Teach me how to butcher - VIDEO
blog by Ben Tsujimoto • February 25, 2013 @ 4:06pm
The national “Farm-to-Table movement” still remains an encouraged trend in the food industry, even if it demands higher costs, extra preparation work and serious networking with local farmers.
The payoffs are tremendous, though, for both the consumer and local restaurants who trust local sources. Local products are usually fresher, healthier, more delicious and involve less mystery than counting on national distributors, while restaurants that invest in local farms like Promised Land CSA, T-Meadow Farm, Painted Meadows Farm or Schneider’s Premium Seafood not only stimulate the local economy but can also tailor their menu to what’s in-season or the most fresh.
Restaurants like Bistro Europa, Trattoria Aroma and Carmelo’s Restaurant have followed the trend locally, and COPPA Artisan Cured Meats founder and Carmelo’s chef Bruce Wieszala (pictured right) will instruct any interested foodie in how to butcher a pig.
Held at Carmelo’s, 425 Center St., Lewiston, the event begins at 6 p.m. on March 4. In a voicemail left this afternoon, Wieszala said eight tickets remain.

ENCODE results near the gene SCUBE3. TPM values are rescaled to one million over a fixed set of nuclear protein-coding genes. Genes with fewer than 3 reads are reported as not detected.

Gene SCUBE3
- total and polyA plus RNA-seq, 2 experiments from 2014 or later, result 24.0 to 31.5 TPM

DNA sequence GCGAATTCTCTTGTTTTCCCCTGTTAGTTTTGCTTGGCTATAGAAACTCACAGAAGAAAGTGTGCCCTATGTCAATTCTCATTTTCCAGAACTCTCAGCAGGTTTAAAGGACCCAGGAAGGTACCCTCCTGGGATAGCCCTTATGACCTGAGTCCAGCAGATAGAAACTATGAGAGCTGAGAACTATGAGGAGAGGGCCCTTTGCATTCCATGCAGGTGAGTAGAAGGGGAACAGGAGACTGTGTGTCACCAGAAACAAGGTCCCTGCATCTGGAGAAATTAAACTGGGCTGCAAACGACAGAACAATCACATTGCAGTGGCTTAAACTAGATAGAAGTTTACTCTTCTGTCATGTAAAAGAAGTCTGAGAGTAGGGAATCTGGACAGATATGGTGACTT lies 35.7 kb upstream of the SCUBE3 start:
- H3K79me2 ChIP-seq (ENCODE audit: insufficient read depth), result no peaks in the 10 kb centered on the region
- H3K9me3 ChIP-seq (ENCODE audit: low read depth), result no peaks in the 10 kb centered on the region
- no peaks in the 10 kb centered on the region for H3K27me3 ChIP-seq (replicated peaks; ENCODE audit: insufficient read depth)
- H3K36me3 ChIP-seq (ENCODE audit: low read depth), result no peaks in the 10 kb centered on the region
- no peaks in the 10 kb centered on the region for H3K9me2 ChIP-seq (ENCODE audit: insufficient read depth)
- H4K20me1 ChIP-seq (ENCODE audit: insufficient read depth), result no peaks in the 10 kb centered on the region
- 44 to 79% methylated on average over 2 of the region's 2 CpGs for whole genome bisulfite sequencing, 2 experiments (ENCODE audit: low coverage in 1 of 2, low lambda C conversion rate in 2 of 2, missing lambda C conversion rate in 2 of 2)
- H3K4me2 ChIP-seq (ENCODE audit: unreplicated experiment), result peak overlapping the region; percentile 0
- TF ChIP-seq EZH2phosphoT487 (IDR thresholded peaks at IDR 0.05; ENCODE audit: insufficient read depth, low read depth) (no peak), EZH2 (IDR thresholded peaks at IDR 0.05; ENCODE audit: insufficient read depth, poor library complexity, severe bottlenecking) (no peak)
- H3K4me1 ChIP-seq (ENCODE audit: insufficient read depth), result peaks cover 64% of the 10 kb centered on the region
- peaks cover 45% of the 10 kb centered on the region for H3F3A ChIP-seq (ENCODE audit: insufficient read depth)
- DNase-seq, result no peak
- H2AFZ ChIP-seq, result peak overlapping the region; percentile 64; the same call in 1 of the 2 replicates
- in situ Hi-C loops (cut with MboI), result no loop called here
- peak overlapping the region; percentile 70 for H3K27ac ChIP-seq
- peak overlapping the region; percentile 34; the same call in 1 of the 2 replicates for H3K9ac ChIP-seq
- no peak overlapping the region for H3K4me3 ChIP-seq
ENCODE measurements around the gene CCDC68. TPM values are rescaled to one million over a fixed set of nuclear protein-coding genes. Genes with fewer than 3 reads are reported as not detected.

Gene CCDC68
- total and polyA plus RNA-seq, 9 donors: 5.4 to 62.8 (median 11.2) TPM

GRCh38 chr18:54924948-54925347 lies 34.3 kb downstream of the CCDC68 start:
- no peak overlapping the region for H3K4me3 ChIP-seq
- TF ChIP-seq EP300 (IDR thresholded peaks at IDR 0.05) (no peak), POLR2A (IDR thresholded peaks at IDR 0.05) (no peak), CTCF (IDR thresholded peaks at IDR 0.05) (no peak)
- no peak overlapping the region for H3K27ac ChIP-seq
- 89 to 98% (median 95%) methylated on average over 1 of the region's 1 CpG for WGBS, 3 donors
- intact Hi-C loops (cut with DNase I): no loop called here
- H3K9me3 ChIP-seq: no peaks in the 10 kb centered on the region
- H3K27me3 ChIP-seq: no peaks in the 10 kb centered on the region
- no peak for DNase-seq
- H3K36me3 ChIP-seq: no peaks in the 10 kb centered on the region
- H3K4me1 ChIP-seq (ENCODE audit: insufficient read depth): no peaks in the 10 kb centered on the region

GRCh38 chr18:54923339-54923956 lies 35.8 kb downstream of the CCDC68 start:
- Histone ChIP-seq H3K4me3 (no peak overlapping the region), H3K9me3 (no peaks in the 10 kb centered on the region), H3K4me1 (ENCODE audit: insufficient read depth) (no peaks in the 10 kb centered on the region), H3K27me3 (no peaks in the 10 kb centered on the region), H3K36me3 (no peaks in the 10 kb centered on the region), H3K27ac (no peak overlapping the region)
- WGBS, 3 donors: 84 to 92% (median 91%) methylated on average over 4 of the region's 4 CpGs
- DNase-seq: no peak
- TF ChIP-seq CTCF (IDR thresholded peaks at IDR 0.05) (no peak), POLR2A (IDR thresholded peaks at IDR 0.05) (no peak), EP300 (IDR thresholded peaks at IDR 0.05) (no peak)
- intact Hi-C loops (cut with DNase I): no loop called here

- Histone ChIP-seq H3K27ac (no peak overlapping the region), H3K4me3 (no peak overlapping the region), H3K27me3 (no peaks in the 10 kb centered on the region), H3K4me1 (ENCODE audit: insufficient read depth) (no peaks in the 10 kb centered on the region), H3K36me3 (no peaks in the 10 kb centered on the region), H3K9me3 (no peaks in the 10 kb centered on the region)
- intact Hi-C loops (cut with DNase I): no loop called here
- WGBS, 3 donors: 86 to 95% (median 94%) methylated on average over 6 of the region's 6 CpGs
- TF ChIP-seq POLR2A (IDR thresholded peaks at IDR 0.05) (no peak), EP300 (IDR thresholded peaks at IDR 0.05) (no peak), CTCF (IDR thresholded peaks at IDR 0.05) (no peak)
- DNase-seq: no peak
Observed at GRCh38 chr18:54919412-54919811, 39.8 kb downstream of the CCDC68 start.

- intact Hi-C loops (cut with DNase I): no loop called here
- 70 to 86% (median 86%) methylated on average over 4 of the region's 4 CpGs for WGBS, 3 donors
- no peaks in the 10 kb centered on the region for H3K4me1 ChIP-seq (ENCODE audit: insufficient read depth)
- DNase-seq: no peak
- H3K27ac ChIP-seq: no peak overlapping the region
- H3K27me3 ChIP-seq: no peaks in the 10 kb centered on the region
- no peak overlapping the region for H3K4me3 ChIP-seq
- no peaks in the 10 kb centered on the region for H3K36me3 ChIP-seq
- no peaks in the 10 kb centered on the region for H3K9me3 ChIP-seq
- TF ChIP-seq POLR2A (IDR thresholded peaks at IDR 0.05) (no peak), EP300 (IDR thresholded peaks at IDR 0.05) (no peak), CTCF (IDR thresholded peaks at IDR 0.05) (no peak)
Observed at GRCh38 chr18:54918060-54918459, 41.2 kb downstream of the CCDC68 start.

Chef Bruce Wieszala owner of COPPA Artisan Cured Meats will demonstrate how to break down a whole pig from nose to tail into primals and sub primals. He will also discuss how to use the different cuts, cooking techniques and sausage making.
There’s a limited amount of tickets available, and they’re priced at $50 before fees. You may raise an eyebrow at the price, then consider the cost of purchasing a whole pig and be reluctant to take part—the knowledge is an investment that will pay off in time.
Here’s COPPA’s expertly-created video where Wieszala slices into a T-Meadow Farm pig and ends up with prosciutto by the clip’s conclusion. (Warning: if a pig being chopped up makes you a little squeamish or tries your morals, then it’s okay to skip the video):